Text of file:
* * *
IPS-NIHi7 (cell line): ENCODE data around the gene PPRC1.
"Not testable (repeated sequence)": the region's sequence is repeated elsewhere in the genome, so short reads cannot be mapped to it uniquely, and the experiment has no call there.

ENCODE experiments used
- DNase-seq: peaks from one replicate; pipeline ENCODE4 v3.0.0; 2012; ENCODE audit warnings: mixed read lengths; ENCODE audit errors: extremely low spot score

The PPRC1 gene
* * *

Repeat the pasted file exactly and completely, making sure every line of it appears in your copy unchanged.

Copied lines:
IPS-NIHi7 (cell line): ENCODE data around the gene PPRC1.
"Not testable (repeated sequence)": the region's sequence is repeated elsewhere in the genome, so short reads cannot be mapped to it uniquely, and the experiment has no call there.

ENCODE experiments used
- DNase-seq: peaks from one replicate; pipeline ENCODE4 v3.0.0; 2012; ENCODE audit warnings: mixed read lengths; ENCODE audit errors: extremely low spot score

The PPRC1 gene